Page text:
Philip Mcdougall – “Floogal” [1979-1985]
Philip appreciates the irony of working alongside the world’s leading computer technologists at Google, as mathematics and the sciences were compulsory subjects he says he barely fluked a pass mark in when at Scots.
The late Ann Symonds, Philip’s year-7 teacher, understood his academic leanings early on and offered inspiration: “If playing with words and pictures is what makes you most happy, then work hard at that. Every single day. Stay true to you and who knows where that might take you,” she said.
Now a creative director at Google’s USA headquarters, Philip counts himself “so super lucky” to have been allowed to keep ‘playing’ pretty much every day of his ‘working’ life as part of global brand agencies building campaigns for the likes of Sony, adidas, BMW and L’Oreal; and more locally when in advertising and marketing roles at Telecom (Spark), BNZ, Westpac and Tower.
“The ‘work and play’ focus was definitely instilled in me early on at Scots,” says Philip.
Outside the classroom he jumped into rugby (including 1st XV water boy duties), cross-country running, cricket, drama and the pipe band (playing alongside Dr. Ashley Bloomfield and Chris Faiumu, aka “DJ Fitchie” from Fat Freddy’s Drop).
That said, Philip concedes he might’ve taken the work (hard) mantra a little too literally at times. “After graduating Victoria University in Arts, I was focused on climbing the corporate ladder as fast as I could. It was work, work, work, work,” he says. “For two years I flew between New Zealand and Australia every week. It always felt like time was running out for me to get where I thought I needed to be. And then one day, life itself felt like it was running out.”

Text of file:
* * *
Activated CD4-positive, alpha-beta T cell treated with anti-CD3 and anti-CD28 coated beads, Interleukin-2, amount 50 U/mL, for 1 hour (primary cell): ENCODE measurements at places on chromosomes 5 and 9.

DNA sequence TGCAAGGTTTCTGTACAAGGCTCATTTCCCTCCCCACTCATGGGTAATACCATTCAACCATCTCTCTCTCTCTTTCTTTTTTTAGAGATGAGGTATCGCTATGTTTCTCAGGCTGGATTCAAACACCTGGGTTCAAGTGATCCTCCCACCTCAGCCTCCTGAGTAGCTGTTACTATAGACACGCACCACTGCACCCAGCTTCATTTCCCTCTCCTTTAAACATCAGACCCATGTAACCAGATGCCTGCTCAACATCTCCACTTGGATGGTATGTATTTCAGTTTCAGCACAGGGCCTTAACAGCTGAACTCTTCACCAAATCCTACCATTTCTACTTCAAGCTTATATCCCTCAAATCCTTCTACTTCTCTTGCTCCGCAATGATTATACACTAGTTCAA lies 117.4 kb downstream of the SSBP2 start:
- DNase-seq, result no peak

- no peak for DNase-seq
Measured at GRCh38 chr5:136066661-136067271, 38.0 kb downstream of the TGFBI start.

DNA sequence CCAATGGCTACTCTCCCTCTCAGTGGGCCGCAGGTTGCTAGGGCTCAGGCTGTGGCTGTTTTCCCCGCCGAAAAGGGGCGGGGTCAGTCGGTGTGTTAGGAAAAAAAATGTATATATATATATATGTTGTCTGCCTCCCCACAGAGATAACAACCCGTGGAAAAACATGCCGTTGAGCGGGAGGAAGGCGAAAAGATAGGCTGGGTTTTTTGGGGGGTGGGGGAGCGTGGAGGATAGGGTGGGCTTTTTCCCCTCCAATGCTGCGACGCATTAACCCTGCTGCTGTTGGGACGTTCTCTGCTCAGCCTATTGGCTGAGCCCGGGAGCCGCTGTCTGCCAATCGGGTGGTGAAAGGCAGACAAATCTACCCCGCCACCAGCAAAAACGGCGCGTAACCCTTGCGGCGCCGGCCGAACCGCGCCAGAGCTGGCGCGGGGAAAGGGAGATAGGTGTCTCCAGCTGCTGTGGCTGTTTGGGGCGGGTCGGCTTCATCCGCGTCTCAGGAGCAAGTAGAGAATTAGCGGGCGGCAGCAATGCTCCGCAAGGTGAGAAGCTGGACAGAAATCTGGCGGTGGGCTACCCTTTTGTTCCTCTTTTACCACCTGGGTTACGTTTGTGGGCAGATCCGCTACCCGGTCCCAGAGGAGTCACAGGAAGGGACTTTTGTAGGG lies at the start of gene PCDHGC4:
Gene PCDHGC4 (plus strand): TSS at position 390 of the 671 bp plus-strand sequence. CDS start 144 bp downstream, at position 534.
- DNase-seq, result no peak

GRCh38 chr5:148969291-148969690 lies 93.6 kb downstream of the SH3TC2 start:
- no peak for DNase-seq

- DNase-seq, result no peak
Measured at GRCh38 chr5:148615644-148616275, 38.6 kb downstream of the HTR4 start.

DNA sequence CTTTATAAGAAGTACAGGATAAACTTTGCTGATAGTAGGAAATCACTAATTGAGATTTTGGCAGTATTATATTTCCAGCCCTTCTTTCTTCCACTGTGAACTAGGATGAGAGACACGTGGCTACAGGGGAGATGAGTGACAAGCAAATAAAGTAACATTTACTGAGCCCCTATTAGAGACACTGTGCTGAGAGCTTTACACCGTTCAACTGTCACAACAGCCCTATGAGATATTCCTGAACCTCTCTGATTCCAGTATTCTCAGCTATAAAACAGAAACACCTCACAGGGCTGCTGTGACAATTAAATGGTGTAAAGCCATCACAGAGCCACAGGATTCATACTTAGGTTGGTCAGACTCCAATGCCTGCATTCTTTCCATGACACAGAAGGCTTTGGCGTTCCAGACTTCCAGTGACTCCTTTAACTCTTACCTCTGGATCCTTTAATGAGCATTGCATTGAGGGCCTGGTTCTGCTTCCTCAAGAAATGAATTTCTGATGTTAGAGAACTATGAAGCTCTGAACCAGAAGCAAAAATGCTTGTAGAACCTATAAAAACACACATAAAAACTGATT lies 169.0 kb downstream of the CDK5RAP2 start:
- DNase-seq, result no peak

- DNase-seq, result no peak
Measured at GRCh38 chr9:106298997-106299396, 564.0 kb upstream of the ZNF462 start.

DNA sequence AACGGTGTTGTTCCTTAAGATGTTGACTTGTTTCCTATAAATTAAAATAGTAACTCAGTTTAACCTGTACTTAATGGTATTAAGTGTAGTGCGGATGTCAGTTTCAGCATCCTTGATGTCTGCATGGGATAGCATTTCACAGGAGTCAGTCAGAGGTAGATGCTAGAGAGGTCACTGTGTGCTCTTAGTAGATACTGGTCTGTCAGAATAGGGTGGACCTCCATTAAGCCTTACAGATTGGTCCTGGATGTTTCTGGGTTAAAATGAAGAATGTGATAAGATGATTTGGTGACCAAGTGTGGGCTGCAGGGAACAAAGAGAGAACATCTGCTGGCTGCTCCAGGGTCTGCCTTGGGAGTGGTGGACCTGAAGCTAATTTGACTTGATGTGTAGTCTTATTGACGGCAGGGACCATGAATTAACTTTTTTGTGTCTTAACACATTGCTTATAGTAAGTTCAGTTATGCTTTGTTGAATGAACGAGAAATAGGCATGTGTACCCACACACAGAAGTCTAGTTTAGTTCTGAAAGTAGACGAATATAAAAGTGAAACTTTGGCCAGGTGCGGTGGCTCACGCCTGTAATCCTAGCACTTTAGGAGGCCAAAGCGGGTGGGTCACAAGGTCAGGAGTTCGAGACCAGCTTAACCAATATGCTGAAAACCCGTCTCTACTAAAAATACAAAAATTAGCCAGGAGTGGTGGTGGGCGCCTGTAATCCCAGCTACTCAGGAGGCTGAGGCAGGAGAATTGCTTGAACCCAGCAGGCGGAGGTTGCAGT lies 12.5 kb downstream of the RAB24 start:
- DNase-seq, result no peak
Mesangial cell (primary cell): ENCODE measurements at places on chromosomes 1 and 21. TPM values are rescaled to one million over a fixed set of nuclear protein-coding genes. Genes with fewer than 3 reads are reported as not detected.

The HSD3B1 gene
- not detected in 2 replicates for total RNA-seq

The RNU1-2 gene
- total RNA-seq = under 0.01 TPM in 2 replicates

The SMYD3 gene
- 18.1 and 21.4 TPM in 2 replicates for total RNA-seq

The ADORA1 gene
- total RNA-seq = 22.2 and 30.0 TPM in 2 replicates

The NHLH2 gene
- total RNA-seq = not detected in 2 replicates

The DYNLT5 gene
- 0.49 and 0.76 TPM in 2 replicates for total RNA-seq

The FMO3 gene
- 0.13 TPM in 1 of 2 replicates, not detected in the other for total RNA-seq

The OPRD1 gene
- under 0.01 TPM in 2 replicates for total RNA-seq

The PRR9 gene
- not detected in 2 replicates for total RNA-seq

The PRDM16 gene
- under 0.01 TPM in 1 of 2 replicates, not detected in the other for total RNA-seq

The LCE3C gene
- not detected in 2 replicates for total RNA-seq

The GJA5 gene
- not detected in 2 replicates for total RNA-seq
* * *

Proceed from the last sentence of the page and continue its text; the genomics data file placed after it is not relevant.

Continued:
Because out of nowhere, Philip was diagnosed with cancer.
“I was used to taking agency briefs. I told myself this illness was just another brief I needed to answer,” says Philip. “But talking with my three young children about why Daddy was in hospital, why he had no hair and why he was covered in tubes is without question the hardest pitch I’ve ever been in.”
As part of Philip’s treatment, a friend suggested meditation. “I just couldn’t make it work for me though,” says Philip. “By chance, I found my own form of meditation. A simple piece of paper. Some colored pens. Some words. Some scribbles. I literally drew strength from drawing all over again.”
A decade on, and in remission, Philip continues to double down on “words and pictures”. It’s a major part of his creative professional life.
Those guiding words from Ann Symonds are still top of mind every day, too.
Back on campus for the recent Scots Collegians Centenary, Philip revisited the exact location in the primary school where they had their conversation in late 1979.
“I really wish I was able to leave her a little scribbled note, to let her know how much her advice has meant to me and that things did kinda work out okay,” says Philip.